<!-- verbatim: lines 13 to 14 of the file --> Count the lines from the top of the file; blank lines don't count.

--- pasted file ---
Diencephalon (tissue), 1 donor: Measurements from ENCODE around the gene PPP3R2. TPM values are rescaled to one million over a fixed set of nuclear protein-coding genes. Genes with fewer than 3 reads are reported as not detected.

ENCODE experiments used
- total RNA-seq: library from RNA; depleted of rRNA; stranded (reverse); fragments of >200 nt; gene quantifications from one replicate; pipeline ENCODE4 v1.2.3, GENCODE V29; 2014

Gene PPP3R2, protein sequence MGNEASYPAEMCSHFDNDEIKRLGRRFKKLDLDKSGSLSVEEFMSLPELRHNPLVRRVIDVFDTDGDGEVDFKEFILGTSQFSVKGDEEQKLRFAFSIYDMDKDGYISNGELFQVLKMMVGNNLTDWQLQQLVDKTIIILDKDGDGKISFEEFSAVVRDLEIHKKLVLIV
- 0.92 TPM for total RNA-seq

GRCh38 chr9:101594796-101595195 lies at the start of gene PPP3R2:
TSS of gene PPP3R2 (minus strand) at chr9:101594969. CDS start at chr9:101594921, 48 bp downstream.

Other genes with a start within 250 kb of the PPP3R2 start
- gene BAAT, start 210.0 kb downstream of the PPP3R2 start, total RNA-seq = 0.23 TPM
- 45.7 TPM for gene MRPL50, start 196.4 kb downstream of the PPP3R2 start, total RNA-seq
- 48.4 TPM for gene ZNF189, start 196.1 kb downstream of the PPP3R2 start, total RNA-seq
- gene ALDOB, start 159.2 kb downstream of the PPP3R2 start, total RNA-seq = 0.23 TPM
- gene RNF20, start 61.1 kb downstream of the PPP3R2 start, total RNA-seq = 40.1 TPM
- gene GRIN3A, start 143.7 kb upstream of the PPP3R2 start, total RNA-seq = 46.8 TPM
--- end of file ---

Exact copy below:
- gene RNF20, start 61.1 kb downstream of the PPP3R2 start, total RNA-seq = 40.1 TPM
- gene GRIN3A, start 143.7 kb upstream of the PPP3R2 start, total RNA-seq = 46.8 TPM